The job market is always evolving, and as some occupations lose popularity, others gain an edge. But remember: regardless of the field you’re in, having certain career skills can make a difference in your success. Knowing which qualities are most in-demand can be helpful as you carve out your career path.
- Getting a great job often depends on developing the skills that employers will demand.
- Tech skills such as computer programming and network engineering remain a top skill sought after by companies.
- Soft skills are also required though, as healthcare and nursing also tops the list of what is in demand.
The Job and Skills Trends
Through 2024, healthcare-related occupations, including home health aides, registered nurses and nursing assistants, will see a boom in job growth and median annual wages, according to the U.S. Bureau of Labor Statistics (BLS) projections. Education, professional services and finance are also expected to see positive growth.
Many of the highest-paying jobs are positions that require a significant amount of education, professional training, and advanced skills. The list of the best-paying jobs for 2018 includes familiar standbys like physicians, patent attorneys, and pharmacists, as well as tech-focused jobs like software engineering managers, software architects, and data architects, all of which have a median base salary of $100,000 or more, according to Glassdoor.
So which career skills will improve your chances of success in these fields?
Tech Skills Are Highly Valued Across Multiple Industries
Tech skills are a hot commodity among employees, but their application isn’t limited to the tech industry. A number of career paths are suited to tech-savvy workers, including finance, healthcare, marketing, and human resources. Possessing a technical skill set can lead to higher-paying positions.
A joint analysis by MONEY magazine and PayScale zeroed in on the tech skills that employers seek most often across more than 350 industries. The most prized tech skills currently include:
- big data capabilities, including data mining and modeling
- software management and development
- Cloud skills
- mobile development
Research from ITCareerFinder suggests that these tech skills are equally important to have:
- technical support skills
- Web development
- database administration
- project management
While these skills are relevant to roles like tech management, systems architects and security engineers, that’s only the tip of the iceberg. For example, data analytics is gaining new importance in healthcare as more healthcare providers move to digital recordkeeping. Software programmers and developers are also needed to create the software programs used to manage patient data and healthcare records.
Tech is also reshaping the finance industry, with demand rising for project managers, software operations specialists, application developers, and business intelligence specialists. Data analysis and software skills are also essential in fields that don’t fit the tech mold, such as human resources. According to research from Deloitte, more than a third of companies are actively focused on building data analysis teams within their HR departments. HR data specialists use their tech know-how to analyze data and pinpoint trends within the hiring process and the broader workforce.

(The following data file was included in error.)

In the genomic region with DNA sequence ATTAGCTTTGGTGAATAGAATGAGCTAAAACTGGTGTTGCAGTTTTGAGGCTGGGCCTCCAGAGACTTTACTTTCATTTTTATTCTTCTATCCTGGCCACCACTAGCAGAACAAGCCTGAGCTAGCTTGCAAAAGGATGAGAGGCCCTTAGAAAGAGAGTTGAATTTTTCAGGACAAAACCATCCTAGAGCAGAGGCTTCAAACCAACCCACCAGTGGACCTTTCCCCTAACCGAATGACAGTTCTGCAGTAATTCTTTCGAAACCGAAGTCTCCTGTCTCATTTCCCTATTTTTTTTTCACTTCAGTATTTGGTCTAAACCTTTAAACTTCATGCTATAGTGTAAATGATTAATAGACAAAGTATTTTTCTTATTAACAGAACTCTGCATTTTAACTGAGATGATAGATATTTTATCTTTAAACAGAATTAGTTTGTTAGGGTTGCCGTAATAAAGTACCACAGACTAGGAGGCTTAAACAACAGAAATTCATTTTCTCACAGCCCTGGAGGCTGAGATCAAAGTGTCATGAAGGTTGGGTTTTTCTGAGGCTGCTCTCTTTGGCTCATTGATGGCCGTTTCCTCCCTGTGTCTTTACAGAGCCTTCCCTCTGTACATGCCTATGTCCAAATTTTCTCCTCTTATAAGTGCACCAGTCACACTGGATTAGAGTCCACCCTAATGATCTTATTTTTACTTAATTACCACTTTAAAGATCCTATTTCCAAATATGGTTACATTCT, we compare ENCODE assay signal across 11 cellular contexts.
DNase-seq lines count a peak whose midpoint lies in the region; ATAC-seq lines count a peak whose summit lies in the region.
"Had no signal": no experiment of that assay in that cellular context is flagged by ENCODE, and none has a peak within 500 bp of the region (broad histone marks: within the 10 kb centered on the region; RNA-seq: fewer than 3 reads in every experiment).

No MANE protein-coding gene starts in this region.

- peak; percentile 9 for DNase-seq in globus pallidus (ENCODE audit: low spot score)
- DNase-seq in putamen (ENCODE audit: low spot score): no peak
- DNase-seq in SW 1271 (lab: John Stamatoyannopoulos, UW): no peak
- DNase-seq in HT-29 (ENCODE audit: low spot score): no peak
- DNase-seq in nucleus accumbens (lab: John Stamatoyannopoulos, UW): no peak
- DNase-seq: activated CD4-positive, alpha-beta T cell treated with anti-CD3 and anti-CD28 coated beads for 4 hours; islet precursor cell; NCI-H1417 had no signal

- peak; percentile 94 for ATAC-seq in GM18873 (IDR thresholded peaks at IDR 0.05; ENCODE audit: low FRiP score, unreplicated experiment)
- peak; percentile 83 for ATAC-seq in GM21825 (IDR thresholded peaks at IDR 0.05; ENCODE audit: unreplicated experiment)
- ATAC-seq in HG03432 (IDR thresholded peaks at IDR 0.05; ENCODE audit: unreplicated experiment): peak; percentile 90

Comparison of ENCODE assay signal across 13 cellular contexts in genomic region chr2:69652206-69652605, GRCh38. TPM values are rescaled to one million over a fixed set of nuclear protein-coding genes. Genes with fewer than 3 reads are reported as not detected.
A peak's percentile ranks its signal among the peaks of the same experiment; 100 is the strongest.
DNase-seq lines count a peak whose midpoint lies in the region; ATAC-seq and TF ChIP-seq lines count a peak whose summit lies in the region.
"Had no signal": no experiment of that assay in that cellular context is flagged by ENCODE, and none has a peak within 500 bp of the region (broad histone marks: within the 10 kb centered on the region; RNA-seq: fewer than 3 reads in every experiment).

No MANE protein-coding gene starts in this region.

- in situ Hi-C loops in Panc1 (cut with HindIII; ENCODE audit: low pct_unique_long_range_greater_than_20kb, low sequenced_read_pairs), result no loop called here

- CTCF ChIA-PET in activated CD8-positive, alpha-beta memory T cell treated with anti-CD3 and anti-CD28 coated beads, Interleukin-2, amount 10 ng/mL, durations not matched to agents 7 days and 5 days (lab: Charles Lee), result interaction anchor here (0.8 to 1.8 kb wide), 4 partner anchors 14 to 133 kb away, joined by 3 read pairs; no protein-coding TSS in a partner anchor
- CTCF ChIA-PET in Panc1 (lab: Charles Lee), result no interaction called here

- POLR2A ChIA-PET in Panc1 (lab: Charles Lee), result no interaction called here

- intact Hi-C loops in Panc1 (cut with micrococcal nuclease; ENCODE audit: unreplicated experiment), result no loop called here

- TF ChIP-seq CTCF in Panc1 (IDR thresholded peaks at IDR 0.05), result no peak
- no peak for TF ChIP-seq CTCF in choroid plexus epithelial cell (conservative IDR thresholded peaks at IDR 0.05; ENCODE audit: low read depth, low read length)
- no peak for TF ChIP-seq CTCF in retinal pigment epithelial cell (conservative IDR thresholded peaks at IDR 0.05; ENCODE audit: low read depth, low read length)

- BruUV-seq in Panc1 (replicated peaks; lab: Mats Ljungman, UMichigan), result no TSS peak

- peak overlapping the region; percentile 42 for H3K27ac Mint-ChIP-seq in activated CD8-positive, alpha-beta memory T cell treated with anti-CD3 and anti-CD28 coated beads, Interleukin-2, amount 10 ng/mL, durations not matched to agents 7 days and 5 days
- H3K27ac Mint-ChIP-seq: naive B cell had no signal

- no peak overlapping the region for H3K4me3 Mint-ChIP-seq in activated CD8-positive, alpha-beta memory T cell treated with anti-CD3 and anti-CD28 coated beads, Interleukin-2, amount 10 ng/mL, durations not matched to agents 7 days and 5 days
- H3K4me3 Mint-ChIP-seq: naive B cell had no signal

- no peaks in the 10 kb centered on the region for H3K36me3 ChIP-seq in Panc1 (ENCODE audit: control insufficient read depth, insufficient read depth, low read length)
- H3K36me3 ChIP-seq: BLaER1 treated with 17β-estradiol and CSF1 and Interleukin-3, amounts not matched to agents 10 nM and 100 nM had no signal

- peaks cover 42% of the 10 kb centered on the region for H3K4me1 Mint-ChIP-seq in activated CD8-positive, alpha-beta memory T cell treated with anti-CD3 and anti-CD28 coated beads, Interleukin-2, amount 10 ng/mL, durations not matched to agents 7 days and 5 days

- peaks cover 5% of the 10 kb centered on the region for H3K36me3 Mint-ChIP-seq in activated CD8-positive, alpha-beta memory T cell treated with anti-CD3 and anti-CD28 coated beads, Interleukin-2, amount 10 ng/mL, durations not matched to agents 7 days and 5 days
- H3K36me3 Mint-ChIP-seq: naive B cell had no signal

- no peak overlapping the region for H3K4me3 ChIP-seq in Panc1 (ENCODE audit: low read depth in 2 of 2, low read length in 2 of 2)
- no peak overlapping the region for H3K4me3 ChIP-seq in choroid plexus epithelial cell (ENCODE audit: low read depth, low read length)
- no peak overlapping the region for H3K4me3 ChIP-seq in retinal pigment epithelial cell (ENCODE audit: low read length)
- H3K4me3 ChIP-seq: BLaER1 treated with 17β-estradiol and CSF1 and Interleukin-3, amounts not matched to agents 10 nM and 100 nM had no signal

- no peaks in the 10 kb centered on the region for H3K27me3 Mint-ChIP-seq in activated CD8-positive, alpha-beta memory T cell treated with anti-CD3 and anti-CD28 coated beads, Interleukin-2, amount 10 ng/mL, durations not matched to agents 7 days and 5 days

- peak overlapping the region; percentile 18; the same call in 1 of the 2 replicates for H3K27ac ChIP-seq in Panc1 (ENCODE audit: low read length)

Soft Skills Still Carry Weight With Employers
While technical skills are important, employers don’t have tunnel vision when considering which workers to hire. Soft skills, which are often influenced more by personality than education or training, are still a priority in the workforce.
In a LinkedIn survey, soft skills topped the list of what employers looked for most often among prospective hires. These include:
- critical thinking
According to Monster.com, oral and written communication skills are the most important soft skills to possess. Other soft skills:
- marketing savvy
- attention to detail
The industries likely to place the highest value on these soft skills encompassed hospitality, customer service, professional training and coaching, retail and sports. That doesn’t mean that all soft skills hold the same value for employers, however. The LinkedIn survey found that the soft skills least likely to be in demand included business planning, cross-functional team leadership, emotional intelligence, and team-building.
Hybrid Skill Sets Most Prized
Research from Bentley University suggests that workers could benefit from developing a hybrid skill set that includes both tech skills and soft skills to keep pace with the changing job market. For example, according to Bentley’s data, employees may be better served by merging mathematical and analytical abilities with process improvement and sales abilities. This skill set could then be used as a springboard to a career in tech, human resources, marketing, sales or even public relations. Think social media managers and consultants or digital marketing specialists.
The Bottom Line
Developing both your hard and soft skills is important for making yourself as attractive to potential employers as possible. It’s almost a certainty that tech skills will continue to be highly sought after but being able to communicate effectively, being mindful of details and staying organized aren’t likely to go out of style any time soon. The key to getting ahead is finding the right balance and targeting the skills that are most valued in your chosen field.